Life’s Rich Pageant (1986) – Mike G. 


So this has historically been my favorite album, and by listening to the whole catalog repeatedly, I was almost hoping it wouldn’t be anymore. Alas, it still comes out on top for me and I can’t help but proclaim it to be their artistic high point. This would make it into my top 10 albums of all time, and probably top 5. I know Document was their commercial takeoff, but in terms of their artistic confidence and abilities, Life’s Rich Pageant represents R.E.M stepping out on the big stage. It’s hard for me to single out songs because this is one album I rarely listen to hits off of – I always just play the whole thing. The band really stepped up the songwriting, with Stipe mixing his trademark poetic lyrics with more memorable and catchy choruses. Peter Buck’s strong guitars kick off the album with “Begin the Begin”, and his guitar work is just as powerful when done acoustically on “Swan Swan H”. Vocally, I feel like this is Stipe at his happiest, and the album has a good sense of humor, such as on the short track ” Underneath the Bunker”. If there’s a song that’s worn a little bit thin it would be “Fall On Me”, mostly because an ex-girlfriend overplayed it, but with distance from that time in my life, I still enjoy it. Mills does a great job on vocals on “Superman”, and it always strikes me as a true feel-good song.  By the way, perhaps this was well known and it just eluded me, but I never knew that “Superman” was a cover song. As I review each of the tracks, I truly cannot find any weaknesses on this album.

DJ: It’s weird but for me this album has dropped slightly over time for me but it is still very good. The rockers like “Begin the Begin” and “I Believe” are forceful. I can’t deal with “Swan Swan H” but it’s a very complete album.

Document (1987) – DJ


Document is where R.E.M. started to get noticed by the mainstream music listener. They had their first top 10 hit in “The One I Love” and their sound also started to move towards the mainstream. For me, it seemed to mark the beginning of R.E.M. also becoming more political and outspoken on many different issues and I can hear it in their music. Overall I felt the album was half good, all my favorite stuff is on what was on my cassette side one or the “page” side. The fantastic “Exhuming McCarthy” where Stipe compares McCarthyism to Reagan-era politics is blistering and includes a sample of Joseph Welch’s “Have you no decency speech?” from the McCarthy hearings. “It’s the End of the World as We Know It (And I Feel Fine)” is this rapid firing burst of energy with a satirical title. People either hate it or love it and over time, I may have fallen into either category. “Disturbance at the Heron House” is another upbeat favorite of mine and per Stipe is about Animal Farm by George Orwell. “Finest Worksong” and “Welcome to the Occupation” are also solid. I do struggle with side 2 or the “leaf” side including “The One I Love”. I find none of the songs overly remembered. Despite my Jekyll and Hyde feelings for Document, it is the perfect segue to Green – their worldwide breakthrough.

MG: It’s interesting that your feeling about this album seems to mirror mine about Fables. Even if I’ve grown weary of the two breakout hits, I still enjoy this album all the way through. The first five songs are all awesome and notably uptempo for the band. I like the grittier electric guitar sound and the emphasis in the mix on Berry’s booming drums. I know the second side slows things down a bit, but I have always considered “King Of Birds” one of their hidden gems (even if I always think it’s title is “Standing on the Shoulders of Giants”) and “Oddfellows Local 151” always had a certain eeriness to it that I liked.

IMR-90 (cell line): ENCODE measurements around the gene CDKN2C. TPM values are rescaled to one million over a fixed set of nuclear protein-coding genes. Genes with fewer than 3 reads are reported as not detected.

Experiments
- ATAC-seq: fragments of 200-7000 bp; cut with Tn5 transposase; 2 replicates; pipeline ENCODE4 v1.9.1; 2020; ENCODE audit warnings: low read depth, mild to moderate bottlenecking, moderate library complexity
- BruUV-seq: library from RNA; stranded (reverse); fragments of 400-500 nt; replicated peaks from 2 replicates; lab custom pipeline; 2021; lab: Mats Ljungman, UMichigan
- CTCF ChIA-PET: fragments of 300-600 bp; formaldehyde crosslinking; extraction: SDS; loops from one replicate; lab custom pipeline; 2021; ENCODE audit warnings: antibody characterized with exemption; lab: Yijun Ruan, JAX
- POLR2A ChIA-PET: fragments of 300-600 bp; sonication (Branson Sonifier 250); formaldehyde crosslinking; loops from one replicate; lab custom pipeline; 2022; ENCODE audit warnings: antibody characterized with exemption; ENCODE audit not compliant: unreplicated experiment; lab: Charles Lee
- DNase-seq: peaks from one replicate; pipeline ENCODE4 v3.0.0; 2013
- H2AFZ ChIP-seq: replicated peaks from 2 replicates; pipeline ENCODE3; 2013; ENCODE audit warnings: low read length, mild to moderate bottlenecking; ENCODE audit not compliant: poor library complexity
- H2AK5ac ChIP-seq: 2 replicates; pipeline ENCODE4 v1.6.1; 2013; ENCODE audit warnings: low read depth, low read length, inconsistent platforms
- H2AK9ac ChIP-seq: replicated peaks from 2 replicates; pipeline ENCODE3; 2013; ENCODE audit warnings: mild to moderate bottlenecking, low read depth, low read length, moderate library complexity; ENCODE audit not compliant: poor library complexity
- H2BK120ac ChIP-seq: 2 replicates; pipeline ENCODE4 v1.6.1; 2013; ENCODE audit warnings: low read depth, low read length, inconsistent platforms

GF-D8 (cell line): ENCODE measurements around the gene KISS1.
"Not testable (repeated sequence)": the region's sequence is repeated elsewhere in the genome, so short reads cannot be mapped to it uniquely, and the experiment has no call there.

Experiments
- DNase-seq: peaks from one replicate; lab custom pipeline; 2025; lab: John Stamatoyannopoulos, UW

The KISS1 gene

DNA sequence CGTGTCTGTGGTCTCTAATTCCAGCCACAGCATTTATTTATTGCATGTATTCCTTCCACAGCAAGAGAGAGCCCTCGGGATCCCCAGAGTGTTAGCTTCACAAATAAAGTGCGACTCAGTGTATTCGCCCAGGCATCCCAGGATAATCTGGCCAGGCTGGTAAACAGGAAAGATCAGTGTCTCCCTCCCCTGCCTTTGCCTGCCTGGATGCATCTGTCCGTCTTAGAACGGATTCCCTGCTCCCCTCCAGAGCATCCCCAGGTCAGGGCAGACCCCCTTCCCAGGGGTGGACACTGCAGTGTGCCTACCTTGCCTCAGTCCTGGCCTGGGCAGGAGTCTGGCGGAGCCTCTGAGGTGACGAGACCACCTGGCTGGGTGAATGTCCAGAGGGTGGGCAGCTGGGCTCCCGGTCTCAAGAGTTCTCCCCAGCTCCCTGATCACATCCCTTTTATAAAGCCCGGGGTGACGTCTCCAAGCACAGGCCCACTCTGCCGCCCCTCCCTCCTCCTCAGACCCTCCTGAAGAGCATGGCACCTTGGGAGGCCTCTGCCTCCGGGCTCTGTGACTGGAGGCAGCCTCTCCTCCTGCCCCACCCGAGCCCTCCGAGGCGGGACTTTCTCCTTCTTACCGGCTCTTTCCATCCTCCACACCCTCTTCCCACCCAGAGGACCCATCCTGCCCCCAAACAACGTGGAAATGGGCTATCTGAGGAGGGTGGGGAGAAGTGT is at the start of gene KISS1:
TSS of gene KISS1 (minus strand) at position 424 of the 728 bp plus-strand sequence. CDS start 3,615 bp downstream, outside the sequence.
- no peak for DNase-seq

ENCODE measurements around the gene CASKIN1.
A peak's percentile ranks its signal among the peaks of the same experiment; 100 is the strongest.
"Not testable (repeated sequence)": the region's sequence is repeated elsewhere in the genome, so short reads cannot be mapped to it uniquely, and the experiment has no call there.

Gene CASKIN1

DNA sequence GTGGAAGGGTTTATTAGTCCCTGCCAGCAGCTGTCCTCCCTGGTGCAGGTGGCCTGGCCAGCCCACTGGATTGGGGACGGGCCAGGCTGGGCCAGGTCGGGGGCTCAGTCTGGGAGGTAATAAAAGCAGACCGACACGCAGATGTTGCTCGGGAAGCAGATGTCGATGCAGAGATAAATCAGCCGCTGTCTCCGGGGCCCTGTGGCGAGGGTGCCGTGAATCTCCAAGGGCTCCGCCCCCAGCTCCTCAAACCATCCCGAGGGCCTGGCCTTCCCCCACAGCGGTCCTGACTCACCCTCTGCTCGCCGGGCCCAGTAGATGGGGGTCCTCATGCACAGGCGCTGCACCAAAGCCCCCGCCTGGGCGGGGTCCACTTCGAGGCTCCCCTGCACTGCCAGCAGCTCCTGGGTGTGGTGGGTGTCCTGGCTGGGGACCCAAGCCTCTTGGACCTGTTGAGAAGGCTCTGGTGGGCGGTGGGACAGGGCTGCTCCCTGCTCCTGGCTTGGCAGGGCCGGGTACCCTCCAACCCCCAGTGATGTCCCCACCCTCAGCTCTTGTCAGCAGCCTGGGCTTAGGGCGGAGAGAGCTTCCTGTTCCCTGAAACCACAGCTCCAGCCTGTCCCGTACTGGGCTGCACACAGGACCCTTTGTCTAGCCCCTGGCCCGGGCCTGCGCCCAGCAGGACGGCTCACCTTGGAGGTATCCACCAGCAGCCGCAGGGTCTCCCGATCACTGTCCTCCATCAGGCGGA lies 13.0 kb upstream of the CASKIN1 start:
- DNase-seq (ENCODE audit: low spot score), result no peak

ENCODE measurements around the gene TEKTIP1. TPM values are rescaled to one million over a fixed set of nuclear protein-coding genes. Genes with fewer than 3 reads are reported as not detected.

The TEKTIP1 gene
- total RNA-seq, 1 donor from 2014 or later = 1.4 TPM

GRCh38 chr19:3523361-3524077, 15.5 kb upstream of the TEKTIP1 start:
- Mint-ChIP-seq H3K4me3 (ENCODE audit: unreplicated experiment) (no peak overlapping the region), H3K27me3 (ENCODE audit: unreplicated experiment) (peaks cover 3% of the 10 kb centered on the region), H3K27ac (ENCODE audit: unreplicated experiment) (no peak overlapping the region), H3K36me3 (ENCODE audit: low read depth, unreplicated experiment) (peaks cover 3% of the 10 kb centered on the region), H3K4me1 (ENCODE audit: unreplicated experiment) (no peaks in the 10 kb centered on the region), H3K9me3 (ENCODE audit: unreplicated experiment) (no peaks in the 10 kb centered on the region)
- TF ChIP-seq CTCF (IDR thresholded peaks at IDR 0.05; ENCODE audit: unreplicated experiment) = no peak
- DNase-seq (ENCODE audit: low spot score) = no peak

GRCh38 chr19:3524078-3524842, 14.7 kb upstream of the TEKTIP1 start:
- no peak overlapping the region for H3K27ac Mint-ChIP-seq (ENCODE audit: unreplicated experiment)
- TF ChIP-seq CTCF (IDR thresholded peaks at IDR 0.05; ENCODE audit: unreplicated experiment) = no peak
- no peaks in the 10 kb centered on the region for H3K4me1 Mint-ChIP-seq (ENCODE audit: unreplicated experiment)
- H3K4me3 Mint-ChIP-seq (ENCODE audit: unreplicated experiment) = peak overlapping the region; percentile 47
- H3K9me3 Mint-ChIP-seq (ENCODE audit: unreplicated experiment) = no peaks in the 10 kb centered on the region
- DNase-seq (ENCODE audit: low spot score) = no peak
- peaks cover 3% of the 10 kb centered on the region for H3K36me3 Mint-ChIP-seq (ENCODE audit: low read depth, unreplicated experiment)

Green (1988) – Mike G. 


I knew R.E.M. was prolific, but I never put it together that they were putting out a new studio album every year up to Green. There was a reason for diehard fans to be wary of this album, as it was their follow-up to Document (their first to go platinum), and it marked the band’s departure from smaller IRS Records to the massive Warner Bros. label. It’s an album of two extremes for me – including several of my favorite songs by the band, and two that I despise. In our recent post “Songs We Hate By Bands We Love”, DJ mentioned that “Hairshirt” was the universally loathed song on the album, but he actually was thinking of “Wrong Child”. Stipe’s whiny delivery and torturous way he draws out the line “But it’s okayeeeeee!” can practically make my ears bleed. In that same post, I mentioned my disdain for “Stand”, although it’s rather pleasant compared to “Wrong Child”. Maybe it was an inside joke by the band about making an intentional “pop hit”, but along with its cheesy video, “Stand” just comes off as obnoxious. But what about the good songs? The album starts off strong with “Pop Song ’89” and the guitar-driven “Get Up”. The brilliantly written Vietnam-themed “Orange Crush” and “Turn You Inside Out” are two more harder-edge rock songs that are standouts. The remaining songs are mellower, but still musically interesting, although unlike their earlier work Stipe’s vocals are front-and-center. It’s nice to be able to discern the lyrics, and it makes the songs more memorable. For example, these lyrics from “Hairshirt” flit across my consciousness often over the years: “Run a carbon black test on my jaw/And you will find/It’s all been said before“. The only downside of featuring the vocals is that the musicianship takes more of a supportive role, but that’s the way most bands run things – with the lead singer front-and-center. Overall, this album proved that R.E.M. could maintain their artistry under the new and intense glare of worldwide popularity.

DJ: I fixed the post, it’s clearly “The Wrong Child” that blows and stops the album from being their best. I love this album, I am tolerant with “Stand”, I love “World Leader Pretend” and all the songs you mentioned. It was the first R.E.M. album that I played to death and one I go back to frequently.